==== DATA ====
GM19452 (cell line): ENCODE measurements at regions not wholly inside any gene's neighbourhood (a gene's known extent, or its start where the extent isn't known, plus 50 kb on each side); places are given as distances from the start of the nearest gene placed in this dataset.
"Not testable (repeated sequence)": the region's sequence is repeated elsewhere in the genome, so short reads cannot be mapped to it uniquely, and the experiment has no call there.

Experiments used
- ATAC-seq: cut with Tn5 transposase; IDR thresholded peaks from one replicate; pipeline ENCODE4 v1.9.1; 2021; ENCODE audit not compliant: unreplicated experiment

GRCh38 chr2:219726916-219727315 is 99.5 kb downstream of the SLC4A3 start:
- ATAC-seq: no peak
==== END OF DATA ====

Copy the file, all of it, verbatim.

GM19452 (cell line): ENCODE measurements at regions not wholly inside any gene's neighbourhood (a gene's known extent, or its start where the extent isn't known, plus 50 kb on each side); places are given as distances from the start of the nearest gene placed in this dataset.
"Not testable (repeated sequence)": the region's sequence is repeated elsewhere in the genome, so short reads cannot be mapped to it uniquely, and the experiment has no call there.

Experiments used
- ATAC-seq: cut with Tn5 transposase; IDR thresholded peaks from one replicate; pipeline ENCODE4 v1.9.1; 2021; ENCODE audit not compliant: unreplicated experiment

GRCh38 chr2:219726916-219727315 is 99.5 kb downstream of the SLC4A3 start:
- ATAC-seq: no peak